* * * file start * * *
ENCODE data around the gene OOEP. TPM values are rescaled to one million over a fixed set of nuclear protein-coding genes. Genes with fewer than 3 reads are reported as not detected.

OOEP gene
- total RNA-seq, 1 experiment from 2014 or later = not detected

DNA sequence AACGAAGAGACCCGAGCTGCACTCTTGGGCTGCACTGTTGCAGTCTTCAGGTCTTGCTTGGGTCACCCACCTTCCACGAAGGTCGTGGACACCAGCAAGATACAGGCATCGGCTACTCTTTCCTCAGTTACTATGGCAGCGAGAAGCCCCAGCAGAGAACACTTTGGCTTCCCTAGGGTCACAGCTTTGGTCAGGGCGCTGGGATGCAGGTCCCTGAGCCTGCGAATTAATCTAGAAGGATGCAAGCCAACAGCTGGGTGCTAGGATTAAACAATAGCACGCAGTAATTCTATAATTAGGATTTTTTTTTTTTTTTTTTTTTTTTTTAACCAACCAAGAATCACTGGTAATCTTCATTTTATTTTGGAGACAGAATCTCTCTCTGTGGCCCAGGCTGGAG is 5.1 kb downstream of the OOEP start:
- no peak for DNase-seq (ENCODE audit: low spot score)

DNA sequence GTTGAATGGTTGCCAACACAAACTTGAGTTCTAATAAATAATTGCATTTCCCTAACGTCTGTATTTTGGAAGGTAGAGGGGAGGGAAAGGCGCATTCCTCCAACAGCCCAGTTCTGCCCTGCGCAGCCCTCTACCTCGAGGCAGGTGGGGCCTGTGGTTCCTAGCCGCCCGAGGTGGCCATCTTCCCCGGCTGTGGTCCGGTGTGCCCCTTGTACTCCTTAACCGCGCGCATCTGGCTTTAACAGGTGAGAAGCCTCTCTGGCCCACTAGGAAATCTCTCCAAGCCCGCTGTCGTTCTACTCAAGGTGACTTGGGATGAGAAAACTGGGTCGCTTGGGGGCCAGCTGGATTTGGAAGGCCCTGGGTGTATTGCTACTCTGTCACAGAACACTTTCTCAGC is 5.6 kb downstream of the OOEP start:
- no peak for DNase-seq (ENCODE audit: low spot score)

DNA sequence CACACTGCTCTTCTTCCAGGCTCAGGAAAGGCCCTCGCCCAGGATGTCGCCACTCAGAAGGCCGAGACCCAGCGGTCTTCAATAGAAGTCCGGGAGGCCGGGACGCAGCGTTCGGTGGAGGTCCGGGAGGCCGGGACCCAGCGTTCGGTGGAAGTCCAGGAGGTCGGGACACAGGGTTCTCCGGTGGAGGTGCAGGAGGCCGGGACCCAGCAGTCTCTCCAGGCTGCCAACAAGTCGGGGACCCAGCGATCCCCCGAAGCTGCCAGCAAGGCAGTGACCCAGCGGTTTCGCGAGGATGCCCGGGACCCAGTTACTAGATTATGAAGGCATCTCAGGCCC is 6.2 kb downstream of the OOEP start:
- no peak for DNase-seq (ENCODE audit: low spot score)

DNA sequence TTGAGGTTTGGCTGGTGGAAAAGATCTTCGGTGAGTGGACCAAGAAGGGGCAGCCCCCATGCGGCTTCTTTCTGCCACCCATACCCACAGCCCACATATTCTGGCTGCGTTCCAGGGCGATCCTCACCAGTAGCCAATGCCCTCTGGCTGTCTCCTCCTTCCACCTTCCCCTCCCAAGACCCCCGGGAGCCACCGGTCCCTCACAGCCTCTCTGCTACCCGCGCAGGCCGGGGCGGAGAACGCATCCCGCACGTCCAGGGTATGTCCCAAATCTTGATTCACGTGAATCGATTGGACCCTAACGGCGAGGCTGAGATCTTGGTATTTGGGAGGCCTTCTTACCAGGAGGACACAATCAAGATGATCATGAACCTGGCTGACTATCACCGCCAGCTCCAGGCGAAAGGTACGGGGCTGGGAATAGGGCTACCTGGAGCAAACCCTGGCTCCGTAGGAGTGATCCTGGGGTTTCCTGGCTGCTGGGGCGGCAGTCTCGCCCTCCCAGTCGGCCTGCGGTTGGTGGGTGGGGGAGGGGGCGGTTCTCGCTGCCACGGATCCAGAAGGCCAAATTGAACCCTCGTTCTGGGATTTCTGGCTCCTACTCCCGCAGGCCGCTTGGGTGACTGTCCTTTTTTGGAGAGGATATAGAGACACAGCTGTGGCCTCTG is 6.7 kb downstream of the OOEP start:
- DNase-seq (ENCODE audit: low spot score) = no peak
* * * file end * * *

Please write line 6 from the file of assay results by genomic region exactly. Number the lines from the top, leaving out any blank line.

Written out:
DNA sequence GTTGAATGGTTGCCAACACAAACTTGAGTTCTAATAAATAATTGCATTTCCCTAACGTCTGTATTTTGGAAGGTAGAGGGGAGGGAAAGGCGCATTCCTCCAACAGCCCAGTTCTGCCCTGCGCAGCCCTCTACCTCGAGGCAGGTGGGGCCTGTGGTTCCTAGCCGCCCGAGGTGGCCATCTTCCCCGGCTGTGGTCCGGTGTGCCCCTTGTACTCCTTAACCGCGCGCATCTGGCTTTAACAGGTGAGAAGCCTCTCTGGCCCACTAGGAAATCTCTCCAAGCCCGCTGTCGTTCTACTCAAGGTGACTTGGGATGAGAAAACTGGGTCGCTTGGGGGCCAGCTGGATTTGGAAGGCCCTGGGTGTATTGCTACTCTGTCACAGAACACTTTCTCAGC is 5.6 kb downstream of the OOEP start: